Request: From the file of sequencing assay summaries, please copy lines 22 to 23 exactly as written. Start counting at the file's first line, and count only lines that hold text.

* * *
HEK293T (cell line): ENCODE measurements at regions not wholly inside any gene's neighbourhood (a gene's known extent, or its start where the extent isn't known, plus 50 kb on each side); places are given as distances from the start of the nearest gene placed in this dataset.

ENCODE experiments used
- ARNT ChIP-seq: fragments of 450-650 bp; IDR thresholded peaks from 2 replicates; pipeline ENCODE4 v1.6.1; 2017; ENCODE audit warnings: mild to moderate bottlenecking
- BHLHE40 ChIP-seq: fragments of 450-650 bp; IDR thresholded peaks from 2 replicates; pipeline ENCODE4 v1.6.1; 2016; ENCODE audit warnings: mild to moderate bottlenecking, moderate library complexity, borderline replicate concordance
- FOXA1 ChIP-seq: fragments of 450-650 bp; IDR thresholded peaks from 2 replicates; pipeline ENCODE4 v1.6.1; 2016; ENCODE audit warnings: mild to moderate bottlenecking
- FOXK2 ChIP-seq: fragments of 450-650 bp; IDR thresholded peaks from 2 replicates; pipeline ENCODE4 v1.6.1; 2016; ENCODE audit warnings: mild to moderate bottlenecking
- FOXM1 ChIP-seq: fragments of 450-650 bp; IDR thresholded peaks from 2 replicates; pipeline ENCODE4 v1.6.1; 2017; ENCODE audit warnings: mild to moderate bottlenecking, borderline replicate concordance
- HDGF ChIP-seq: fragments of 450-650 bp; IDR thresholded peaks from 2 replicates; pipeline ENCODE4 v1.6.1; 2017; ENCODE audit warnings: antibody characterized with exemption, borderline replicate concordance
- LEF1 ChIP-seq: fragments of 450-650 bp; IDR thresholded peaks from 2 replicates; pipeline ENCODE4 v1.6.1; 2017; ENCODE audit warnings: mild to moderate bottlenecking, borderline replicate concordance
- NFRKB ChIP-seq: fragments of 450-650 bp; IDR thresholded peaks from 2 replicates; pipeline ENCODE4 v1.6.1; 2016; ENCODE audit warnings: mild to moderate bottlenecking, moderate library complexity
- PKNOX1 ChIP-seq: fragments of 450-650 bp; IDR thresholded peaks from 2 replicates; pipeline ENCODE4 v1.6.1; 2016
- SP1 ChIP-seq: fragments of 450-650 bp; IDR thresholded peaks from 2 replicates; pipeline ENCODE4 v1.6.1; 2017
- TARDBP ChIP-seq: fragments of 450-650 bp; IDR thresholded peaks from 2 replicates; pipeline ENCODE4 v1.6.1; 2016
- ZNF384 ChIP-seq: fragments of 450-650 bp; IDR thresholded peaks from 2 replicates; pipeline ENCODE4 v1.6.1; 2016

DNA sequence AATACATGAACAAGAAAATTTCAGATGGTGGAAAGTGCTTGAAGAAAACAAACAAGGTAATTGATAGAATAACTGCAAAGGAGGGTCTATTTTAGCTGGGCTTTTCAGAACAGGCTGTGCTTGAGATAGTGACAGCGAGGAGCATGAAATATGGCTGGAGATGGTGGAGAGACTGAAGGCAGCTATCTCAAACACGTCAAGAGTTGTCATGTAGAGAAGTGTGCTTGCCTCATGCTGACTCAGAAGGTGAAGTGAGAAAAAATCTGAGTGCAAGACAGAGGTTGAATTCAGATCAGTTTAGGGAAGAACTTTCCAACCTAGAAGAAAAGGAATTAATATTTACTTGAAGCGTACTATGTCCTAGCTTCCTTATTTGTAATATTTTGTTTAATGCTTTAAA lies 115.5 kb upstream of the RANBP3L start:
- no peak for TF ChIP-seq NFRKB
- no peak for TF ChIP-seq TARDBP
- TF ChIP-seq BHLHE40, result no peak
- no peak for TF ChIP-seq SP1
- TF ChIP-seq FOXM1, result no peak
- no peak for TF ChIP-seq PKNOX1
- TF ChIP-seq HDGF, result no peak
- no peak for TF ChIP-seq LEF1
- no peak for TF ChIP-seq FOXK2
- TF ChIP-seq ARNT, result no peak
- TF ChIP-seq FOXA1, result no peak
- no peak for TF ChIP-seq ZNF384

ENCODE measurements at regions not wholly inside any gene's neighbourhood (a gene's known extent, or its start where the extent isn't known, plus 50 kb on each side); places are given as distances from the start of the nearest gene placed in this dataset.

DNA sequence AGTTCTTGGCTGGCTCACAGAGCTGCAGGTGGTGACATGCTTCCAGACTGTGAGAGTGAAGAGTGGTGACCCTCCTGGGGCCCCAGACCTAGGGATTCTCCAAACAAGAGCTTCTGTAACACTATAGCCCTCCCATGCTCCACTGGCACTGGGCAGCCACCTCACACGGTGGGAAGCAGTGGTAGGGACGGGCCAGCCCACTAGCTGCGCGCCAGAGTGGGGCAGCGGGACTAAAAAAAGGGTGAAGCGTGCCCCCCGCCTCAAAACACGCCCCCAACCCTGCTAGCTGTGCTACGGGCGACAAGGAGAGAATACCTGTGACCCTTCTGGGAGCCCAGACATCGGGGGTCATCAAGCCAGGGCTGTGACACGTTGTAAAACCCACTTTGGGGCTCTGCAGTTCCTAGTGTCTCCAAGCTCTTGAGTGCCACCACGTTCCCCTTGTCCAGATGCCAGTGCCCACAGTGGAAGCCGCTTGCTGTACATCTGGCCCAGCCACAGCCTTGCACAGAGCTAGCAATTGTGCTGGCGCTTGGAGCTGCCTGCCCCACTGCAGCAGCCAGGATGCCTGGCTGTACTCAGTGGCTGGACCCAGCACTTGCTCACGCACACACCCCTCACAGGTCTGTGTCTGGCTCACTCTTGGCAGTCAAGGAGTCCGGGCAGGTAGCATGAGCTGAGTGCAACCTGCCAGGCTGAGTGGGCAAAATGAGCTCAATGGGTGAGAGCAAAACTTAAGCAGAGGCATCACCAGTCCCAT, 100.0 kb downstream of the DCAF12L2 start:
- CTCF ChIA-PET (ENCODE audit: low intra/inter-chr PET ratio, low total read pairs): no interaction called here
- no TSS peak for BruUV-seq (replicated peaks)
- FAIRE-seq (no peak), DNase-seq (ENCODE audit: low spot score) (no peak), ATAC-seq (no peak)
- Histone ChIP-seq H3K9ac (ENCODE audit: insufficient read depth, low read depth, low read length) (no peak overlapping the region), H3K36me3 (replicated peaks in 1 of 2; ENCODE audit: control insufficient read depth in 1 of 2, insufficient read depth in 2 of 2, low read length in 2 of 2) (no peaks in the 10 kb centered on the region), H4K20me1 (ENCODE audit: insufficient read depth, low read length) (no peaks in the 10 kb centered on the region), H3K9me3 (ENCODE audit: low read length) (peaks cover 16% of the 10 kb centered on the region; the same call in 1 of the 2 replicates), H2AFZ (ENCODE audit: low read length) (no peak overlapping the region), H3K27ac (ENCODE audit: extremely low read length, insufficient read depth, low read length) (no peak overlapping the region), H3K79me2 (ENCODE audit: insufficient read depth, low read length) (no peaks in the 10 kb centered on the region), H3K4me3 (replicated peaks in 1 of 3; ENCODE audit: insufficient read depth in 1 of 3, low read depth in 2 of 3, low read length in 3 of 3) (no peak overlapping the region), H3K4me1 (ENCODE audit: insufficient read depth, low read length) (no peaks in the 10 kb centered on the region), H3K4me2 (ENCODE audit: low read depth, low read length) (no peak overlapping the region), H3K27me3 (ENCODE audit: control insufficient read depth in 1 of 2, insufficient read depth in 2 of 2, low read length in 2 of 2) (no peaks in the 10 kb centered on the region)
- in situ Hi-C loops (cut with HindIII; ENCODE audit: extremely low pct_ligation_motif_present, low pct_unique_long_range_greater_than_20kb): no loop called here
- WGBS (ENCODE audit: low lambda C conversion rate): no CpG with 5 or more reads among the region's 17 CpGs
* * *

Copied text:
- TF ChIP-seq HDGF, result no peak
- no peak for TF ChIP-seq LEF1